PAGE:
It is a rare phenomenon to come across investors whose holding period extends to five years today. Those with a 10-year holding period are a species near-extinct in the 'buy-today-sell-tomorrow' age. Interestingly, while younger investors are quick with mouse clicks to sell at an instant's notice, older investors have hung onto their investments for decades, producing investment results that no young investor, even with an explosion of knowledge, can easily match.
Buffett captures this behaviour perfectly below:
"So I want a simple business, easy to understand, great economics now, honest and able management, and then I can see about in a general way where they will be ten years from now. If I can't see where they will be ten years from now, I don't want to buy it. Basically, I don't want to buy any stock where if they close the NYSE tomorrow for five years, I won't be happy owning it.
I buy a farm and I don't get a quote on it for five years and I am happy if the farm does OK. I buy an apartment house and don't get a quote on it for five years; I am happy if the apartment house produces the returns that I expect. People buy a stock and they look at the price next morning and they decide to see if they are doing well or not doing well. It is crazy."
Look for companies with low or negative working capital
A back-of-the-envelope rule: companies that get upfront cash from customers and pay suppliers later will generally be able to wring out higher returns on capital than others. Take airlines for example. They take money from flyers at the time of booking that may be at times months away from the actual travel date and use that money for operations. A number of FMCG companies similarly sell in cash and pay suppliers much later. Any subscription-based business falls under this category. These companies generally do not have cash-flow problems and if they do not do anything foolish, they remain debt-free and profitable for a long time.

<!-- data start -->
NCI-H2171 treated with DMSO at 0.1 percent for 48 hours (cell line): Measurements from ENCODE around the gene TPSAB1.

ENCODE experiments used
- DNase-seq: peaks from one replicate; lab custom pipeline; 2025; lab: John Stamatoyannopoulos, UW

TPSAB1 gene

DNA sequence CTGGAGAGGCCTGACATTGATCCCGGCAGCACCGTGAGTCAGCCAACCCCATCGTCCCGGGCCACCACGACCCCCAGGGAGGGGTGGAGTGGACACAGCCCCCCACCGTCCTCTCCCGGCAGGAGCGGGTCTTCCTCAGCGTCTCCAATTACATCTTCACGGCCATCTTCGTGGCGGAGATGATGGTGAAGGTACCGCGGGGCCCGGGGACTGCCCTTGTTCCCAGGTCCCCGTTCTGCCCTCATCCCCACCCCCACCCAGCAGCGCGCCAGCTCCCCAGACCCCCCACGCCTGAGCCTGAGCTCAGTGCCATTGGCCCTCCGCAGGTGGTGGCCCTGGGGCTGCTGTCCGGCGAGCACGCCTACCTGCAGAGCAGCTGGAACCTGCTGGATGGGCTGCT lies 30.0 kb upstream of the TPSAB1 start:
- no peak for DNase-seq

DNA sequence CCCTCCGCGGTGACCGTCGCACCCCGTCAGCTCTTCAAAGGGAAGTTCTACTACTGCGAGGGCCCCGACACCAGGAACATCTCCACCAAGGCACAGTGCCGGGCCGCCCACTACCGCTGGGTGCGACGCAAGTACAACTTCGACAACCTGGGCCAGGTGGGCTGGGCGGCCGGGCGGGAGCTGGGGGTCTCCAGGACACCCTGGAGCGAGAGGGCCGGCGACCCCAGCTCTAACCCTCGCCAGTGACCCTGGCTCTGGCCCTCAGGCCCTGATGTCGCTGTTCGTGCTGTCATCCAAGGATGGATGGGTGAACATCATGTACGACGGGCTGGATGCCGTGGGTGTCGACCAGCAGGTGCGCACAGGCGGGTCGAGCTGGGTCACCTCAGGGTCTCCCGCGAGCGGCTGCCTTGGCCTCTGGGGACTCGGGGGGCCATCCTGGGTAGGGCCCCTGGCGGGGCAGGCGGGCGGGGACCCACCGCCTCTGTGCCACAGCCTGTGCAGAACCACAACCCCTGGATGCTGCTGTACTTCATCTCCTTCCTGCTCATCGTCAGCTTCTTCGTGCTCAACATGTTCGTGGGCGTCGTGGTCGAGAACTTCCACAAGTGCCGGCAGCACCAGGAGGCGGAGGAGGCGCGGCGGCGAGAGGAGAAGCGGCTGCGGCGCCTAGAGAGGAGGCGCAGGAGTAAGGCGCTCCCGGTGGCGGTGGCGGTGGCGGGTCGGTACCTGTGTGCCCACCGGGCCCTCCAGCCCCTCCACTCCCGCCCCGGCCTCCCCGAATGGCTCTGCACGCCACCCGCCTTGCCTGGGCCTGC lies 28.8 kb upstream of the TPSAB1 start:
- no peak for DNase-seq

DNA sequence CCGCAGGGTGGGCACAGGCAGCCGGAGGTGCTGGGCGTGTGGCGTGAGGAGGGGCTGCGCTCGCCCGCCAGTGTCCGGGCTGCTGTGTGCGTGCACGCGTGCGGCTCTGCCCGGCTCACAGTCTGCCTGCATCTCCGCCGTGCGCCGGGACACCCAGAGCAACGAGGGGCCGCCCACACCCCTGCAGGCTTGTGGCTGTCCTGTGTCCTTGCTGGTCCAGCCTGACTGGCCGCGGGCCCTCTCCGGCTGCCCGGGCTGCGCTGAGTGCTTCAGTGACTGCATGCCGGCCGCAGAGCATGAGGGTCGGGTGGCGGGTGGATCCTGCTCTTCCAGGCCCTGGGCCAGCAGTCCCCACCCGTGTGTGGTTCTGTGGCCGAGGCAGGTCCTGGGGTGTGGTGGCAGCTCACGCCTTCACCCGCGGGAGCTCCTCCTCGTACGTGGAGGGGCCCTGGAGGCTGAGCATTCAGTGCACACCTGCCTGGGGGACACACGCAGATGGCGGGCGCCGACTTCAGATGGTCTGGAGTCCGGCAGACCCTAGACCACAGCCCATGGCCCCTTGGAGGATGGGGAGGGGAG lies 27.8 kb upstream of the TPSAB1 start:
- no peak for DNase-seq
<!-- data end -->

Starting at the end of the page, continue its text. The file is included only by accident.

The best business with a great opportunity means little if the management heading it is incompetent or, worse, dishonest. Satyam Computers was operating in an industry that held a lot of opportunity. That meant little for investors who found out one morning in January 2009 that Ramalinga Raju, its chairman, was cooking the books. This, just four months after Satyam was pronounced the '2008 Winner of the Golden Peacock Award for Corporate Governance under Risk Management and Compliance Issues'. Many investors saw their life's savings vanish post the scam.
In more recent times, Shahid Balwa of DB Group stands accused in the 2G scam. A number of real-estate companies have usurped home buyers' advances, without building houses for them. In these days of information overload, it is increasingly common to uncover news about promoters of companies - where they party, what they are up to, what they are doing with their time. It is also becoming increasingly easier to find out promoters that are honest. Ashiana Housing's founder returned home buyers money when a plan fell through. Promoters of Lakshmi Machine Works, for instance, are known for their conservative nature. The management of Divi's Labs is considered hard working and trustworthy by big pharma clients.
The next step is to evaluate the value of a business. Many investors, especially amateurs, get lost in this step. Most do not ascribe any value to a company and just go with the price of the stock. The value of the company and the stock price are two completely different things. The following example from Berkshire's 2007 annual meeting illustrates the thought process that you need to adopt:
"Let's say you decide you want to buy a farm and you make calculations that you can make $70/acre as the owner. How much will you pay [per acre for that farm]? Do you assume agriculture will get better so you can increase yields? Do you assume prices will go up? You might decide you wanted a 7 per cent return, so you'd pay $1,000/acre. If it's for sale at $800, you buy, but if it's at $1,200, you don't.
Do this exercise with a couple of companies that you have been analysing. How much would you pay if you want to achieve a particular return on your investment? Use earnings yield for this exercise. This is the inverse of the P/E ratio and tells you what your investment would earn at the current stock prices.
In heated markets, a number of quality names will trade at very low yields. In downtimes, these same companies become attractively priced. Take a look at your favourite companies and see their earnings yields. Are they attractive compared to, say, the government bond? If the initial return is low, are the earnings likely to grow fast enough to beat the return you would have got with a bond? If not, why are you interested in it? Is the dividend yield attractive with a low payback period?
Spend some time thinking about businesses this way and you'll vastly improve your stock-selection process and investment returns in the long run.
This story was first published in December 2017.